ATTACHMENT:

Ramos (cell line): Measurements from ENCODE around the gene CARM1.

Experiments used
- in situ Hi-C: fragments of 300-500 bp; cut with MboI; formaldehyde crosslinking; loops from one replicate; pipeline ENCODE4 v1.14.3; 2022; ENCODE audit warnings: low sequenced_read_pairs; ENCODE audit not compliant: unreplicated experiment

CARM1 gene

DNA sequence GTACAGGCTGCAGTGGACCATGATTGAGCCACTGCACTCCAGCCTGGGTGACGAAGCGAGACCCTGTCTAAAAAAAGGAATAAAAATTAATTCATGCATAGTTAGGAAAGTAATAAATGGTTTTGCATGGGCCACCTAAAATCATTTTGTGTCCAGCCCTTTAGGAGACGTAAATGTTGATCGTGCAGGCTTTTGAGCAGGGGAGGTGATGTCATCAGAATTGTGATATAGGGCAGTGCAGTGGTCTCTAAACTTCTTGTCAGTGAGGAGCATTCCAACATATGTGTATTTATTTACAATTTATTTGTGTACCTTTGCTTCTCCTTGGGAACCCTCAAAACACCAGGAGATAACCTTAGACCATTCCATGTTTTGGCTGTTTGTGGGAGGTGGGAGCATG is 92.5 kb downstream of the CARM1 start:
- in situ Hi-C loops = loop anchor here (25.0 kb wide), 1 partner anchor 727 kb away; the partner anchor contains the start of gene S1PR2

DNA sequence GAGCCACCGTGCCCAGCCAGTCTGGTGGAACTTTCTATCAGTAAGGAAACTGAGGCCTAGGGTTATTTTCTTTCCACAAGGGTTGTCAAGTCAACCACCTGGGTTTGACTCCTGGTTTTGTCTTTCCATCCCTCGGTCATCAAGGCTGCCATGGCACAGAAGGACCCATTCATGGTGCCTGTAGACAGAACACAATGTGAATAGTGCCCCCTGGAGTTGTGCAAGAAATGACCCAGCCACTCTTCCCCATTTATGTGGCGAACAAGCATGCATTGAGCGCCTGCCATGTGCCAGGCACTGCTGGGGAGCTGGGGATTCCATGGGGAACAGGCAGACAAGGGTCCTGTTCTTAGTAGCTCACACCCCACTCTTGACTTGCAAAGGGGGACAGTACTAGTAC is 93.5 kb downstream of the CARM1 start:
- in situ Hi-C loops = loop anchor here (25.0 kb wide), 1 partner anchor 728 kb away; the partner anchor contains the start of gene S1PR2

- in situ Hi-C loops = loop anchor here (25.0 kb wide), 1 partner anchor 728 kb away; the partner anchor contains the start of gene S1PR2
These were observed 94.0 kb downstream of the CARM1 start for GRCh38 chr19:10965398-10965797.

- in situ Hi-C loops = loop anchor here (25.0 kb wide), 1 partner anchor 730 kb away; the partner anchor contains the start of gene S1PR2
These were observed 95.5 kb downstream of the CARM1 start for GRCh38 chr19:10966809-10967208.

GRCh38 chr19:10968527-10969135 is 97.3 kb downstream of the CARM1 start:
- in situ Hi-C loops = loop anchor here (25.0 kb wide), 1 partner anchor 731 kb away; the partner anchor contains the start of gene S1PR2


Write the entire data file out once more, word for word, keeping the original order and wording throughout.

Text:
Ramos (cell line): Measurements from ENCODE around the gene CARM1.

Experiments used
- in situ Hi-C: fragments of 300-500 bp; cut with MboI; formaldehyde crosslinking; loops from one replicate; pipeline ENCODE4 v1.14.3; 2022; ENCODE audit warnings: low sequenced_read_pairs; ENCODE audit not compliant: unreplicated experiment

CARM1 gene

DNA sequence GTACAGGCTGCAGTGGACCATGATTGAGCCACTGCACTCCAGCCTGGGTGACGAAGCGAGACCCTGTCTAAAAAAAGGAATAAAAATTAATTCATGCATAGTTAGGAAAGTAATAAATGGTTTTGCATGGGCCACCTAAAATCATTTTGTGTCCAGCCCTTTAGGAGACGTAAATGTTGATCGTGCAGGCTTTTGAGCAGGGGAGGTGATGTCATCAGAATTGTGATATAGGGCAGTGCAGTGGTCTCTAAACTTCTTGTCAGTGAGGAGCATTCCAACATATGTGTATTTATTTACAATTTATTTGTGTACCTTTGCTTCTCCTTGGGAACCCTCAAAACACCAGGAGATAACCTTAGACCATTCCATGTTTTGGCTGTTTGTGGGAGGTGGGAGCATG is 92.5 kb downstream of the CARM1 start:
- in situ Hi-C loops = loop anchor here (25.0 kb wide), 1 partner anchor 727 kb away; the partner anchor contains the start of gene S1PR2

DNA sequence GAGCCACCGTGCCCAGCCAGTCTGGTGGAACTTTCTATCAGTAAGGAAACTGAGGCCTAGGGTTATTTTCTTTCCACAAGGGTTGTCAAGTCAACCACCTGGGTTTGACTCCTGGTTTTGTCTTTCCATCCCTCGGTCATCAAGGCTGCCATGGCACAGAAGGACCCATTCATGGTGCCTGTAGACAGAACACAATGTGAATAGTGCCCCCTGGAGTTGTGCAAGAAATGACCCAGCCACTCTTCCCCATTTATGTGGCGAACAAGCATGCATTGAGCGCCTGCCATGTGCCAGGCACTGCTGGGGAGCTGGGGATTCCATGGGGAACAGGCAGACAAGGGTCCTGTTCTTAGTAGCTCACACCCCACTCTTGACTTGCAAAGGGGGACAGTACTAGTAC is 93.5 kb downstream of the CARM1 start:
- in situ Hi-C loops = loop anchor here (25.0 kb wide), 1 partner anchor 728 kb away; the partner anchor contains the start of gene S1PR2

- in situ Hi-C loops = loop anchor here (25.0 kb wide), 1 partner anchor 728 kb away; the partner anchor contains the start of gene S1PR2
These were observed 94.0 kb downstream of the CARM1 start for GRCh38 chr19:10965398-10965797.

- in situ Hi-C loops = loop anchor here (25.0 kb wide), 1 partner anchor 730 kb away; the partner anchor contains the start of gene S1PR2
These were observed 95.5 kb downstream of the CARM1 start for GRCh38 chr19:10966809-10967208.

GRCh38 chr19:10968527-10969135 is 97.3 kb downstream of the CARM1 start:
- in situ Hi-C loops = loop anchor here (25.0 kb wide), 1 partner anchor 731 kb away; the partner anchor contains the start of gene S1PR2